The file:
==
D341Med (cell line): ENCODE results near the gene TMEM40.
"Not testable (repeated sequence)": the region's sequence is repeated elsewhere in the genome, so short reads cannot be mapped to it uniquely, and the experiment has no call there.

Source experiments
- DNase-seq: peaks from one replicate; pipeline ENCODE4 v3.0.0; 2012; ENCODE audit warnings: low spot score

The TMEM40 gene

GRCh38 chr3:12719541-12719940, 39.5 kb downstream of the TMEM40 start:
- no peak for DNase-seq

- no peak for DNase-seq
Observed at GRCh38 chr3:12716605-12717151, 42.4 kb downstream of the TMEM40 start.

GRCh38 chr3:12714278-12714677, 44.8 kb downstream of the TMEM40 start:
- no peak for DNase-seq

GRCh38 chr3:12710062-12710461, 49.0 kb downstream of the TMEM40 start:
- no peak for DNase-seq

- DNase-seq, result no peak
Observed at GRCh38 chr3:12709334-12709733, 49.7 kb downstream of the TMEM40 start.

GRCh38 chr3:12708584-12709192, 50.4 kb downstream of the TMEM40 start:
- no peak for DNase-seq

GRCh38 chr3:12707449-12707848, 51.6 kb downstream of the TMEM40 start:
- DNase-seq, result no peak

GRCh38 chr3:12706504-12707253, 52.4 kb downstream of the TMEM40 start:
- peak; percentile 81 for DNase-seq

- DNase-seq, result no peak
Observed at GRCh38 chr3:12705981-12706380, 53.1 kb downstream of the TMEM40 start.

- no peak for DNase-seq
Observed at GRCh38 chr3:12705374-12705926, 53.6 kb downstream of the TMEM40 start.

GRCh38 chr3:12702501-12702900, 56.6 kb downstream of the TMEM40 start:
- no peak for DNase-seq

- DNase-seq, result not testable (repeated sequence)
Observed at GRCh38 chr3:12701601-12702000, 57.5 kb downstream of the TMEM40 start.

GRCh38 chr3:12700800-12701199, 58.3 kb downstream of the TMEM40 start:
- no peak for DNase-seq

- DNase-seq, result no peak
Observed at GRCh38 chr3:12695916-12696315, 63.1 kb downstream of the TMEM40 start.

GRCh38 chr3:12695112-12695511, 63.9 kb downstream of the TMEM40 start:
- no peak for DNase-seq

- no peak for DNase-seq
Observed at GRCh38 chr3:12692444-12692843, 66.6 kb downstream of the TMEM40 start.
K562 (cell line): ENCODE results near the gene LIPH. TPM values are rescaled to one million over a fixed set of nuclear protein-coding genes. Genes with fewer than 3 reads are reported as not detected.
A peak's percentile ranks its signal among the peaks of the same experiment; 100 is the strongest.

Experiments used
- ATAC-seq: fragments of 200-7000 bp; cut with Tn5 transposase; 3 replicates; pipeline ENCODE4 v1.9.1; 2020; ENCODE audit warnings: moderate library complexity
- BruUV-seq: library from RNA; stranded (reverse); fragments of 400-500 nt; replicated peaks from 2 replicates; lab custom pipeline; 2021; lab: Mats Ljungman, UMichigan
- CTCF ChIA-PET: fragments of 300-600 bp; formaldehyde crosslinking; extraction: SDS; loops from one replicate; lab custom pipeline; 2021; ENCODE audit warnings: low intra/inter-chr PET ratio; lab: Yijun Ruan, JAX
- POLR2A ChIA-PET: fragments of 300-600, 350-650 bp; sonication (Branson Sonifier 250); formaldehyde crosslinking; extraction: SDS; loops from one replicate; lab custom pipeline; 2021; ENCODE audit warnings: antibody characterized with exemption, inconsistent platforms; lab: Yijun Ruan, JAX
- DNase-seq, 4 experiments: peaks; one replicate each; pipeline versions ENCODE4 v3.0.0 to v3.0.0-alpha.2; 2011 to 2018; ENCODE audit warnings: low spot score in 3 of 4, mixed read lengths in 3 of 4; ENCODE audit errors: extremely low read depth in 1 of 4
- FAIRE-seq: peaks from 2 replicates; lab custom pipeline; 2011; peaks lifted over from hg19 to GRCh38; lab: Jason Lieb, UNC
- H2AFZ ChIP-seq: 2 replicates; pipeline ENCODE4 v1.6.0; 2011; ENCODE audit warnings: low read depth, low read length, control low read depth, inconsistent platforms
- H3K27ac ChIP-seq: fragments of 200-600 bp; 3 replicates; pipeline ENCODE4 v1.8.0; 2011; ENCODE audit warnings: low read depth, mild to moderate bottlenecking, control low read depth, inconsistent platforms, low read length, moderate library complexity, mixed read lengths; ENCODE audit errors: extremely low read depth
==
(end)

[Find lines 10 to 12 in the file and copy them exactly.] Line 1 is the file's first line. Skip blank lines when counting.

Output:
GRCh38 chr3:12714278-12714677, 44.8 kb downstream of the TMEM40 start:
- no peak for DNase-seq

GRCh38 chr3:12710062-12710461, 49.0 kb downstream of the TMEM40 start: